We then had everyone in "Scout Arms" & a leadership prayer was read.
There are 12 boys in the course this year so next we assigned (2) 6 boy patrols and had them both elect a PL then issued the PL a separate binder to keep extra hand-outs in.
We then issued Patrol Flags-blank material attached to two long staves (they were expected to paint their flags accordingly)
We then handed out their Junior Leader Handbooks and folders which they keep all year long to save various hand-outs they get throughout the course.
Next we presented a short lecture on most of the basic concepts that they will learn in the course and presented a "Team-Building" exercise called "All Aboard" which is found in "Woods Wisdom". (This is a really great first one to do, It really gets them all involved and one of them inevitably emerges as leader suggestion the best way to do it).
Next we did a quick inspirational reading (like a Scoutmaster's minute) recited the Scout Law again and went over the next training date before dismissal.
So that's a typical class in our JLT course.
I'M A BIG BELIEVER IN THE 'REFLECTION PROCESS' WHICH I LIKE TO USE AFTER DOING A TEAM BUILDING EXERCISE WITH THE GROUP. THE FOLLOWING IS A NEAT ARTICLE & SOME TIPS ON DOING A GOOD REFLECTION:
Leading The Reflection
- Lay the Ground Rules for Discussion
- Have participants sit so they can see each other
- Ask them to agree not to interrupt or make fun of each other
- Let them know they are free to keep silent if they wish
Facilitate the Discussion
As a leader, avoid the temptation to talk about your own experiences. Reserve judgment about what the participants say to avoid criticizing them. Help the discussion get going, then. let the participants take over with limited guidance from you. If you describe what you saw, be sure your comments do not stop the participants from adding their own thoughts. Above all, be positive. Have fun with the activity and with the session.
Use Thought-Provoking Questions
- The following types of questions are useful in reflecting: Open-ended questions prevent yes and no answers. "What was the purpose of the game?" "What did you learn about yourself?"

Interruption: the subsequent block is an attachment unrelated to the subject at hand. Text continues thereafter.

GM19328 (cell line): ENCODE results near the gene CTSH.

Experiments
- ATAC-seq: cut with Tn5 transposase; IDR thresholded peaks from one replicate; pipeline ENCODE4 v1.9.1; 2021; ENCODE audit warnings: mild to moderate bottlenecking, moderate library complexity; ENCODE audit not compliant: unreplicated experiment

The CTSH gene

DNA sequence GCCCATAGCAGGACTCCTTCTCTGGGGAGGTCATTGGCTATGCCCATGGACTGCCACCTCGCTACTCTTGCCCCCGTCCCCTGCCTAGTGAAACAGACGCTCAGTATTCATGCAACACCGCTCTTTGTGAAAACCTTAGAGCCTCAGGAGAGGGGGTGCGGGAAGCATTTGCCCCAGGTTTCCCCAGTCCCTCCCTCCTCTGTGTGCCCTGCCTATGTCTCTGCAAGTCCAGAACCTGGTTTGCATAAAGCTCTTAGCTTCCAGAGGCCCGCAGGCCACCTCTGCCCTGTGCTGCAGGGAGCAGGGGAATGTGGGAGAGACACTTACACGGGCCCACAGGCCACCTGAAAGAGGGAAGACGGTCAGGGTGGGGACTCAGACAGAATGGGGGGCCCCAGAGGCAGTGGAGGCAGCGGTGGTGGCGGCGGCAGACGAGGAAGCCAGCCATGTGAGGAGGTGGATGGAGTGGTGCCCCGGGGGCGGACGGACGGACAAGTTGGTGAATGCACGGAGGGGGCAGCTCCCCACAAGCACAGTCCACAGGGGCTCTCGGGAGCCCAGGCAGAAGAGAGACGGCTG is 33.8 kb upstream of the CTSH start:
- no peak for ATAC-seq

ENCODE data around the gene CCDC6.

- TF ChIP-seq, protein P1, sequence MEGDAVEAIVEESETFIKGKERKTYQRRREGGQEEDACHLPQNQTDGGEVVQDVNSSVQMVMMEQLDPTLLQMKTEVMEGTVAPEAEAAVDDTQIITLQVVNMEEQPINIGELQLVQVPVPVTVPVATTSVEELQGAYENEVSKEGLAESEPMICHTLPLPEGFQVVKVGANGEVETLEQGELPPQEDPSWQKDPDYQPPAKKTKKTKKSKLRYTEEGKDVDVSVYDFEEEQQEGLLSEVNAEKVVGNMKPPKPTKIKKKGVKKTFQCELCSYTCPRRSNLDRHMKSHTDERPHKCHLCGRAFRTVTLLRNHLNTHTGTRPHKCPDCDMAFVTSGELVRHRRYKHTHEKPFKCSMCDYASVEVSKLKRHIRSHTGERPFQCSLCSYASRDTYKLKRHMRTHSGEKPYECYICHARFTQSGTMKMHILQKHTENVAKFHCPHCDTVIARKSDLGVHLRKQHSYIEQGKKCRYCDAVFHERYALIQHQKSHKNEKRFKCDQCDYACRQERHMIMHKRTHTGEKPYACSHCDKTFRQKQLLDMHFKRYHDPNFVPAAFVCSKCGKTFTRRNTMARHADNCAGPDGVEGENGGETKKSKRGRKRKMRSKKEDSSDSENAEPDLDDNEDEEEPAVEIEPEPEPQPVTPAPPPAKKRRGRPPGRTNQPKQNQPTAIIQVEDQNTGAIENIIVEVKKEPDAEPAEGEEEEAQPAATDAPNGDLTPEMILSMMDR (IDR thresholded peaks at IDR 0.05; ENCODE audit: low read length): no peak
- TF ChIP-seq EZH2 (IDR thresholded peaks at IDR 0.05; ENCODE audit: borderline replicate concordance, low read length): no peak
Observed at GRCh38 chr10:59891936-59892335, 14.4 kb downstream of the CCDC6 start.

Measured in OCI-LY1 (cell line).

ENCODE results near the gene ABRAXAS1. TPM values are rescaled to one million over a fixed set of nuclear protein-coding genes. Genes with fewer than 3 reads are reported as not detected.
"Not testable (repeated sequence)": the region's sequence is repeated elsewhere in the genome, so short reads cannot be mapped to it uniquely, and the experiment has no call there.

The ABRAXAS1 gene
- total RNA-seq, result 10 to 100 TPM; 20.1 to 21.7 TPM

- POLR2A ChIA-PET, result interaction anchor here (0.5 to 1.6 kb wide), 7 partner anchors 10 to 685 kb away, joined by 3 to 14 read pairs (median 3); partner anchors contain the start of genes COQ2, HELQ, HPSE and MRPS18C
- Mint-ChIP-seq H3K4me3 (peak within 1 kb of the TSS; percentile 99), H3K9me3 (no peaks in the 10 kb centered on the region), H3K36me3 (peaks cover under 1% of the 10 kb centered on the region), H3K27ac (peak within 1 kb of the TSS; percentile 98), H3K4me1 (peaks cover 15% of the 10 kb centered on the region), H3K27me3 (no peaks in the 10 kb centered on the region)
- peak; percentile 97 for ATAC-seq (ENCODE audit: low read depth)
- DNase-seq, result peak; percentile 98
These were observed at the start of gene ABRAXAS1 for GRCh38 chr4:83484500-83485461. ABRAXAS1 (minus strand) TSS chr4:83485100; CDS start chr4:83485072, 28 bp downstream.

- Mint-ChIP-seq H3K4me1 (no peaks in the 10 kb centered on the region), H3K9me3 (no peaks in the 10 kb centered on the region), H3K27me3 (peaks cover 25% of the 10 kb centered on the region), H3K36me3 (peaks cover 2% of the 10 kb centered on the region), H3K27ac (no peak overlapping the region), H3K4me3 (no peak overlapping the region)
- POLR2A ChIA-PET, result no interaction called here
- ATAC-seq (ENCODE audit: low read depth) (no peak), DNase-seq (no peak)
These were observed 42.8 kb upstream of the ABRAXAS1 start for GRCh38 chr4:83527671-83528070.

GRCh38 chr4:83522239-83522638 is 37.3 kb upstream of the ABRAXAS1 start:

- Feeling questions require participants to reflect on how they feel about what they did. "How did it feel when you started to pull together?"
- Judgment questions ask participants to make decisions about things. "What was the best part?" "Was it a good idea?"
- Guiding questions steer the participants toward the purpose of the activity and keep the discussion focused. "What got you all going the right direction?"
- Closing question help participants draw conclusions and end the discussion. "What did you learn?" "What would you do differently?"
Remember, reflecting on an activity should take no more than ten to fifteen minutes. The more you do it, the easier it becomes for both you and the participants. Remember that the value and the values of Scouting often lie beneath the surface. Reflection helps you ensure that these values come through to Scouting participants.
A Model for Reflection
Discuss what happened. Direct openended questions toward specific incidents. For example, you might ask, "Who took leadership? What did they do to make them a leader?" or "How did decisions get made?"
Make a judgment. Ask the group to decide if what happpend is good or bad. Try to focus on the good things first, Direct your attention toward specific skills. For example, you could ask, "What was good about the way decisions were made?: Then you could ask, "What didn't work so well about the way you made decisions?"
Generalize the experience. Try to get the participants to see the connection between the game or activity and regular Scouting experiences. You could ask, "How can we use the ideas we learned today in our own units?" If you can. be more specific. "How can we use what we learned about decision making on a unit campout?"
Set goals. Begin with the positive. Ask the participants what skills they used today that they would like to keep doing. Then ask what things they need to change to work together better.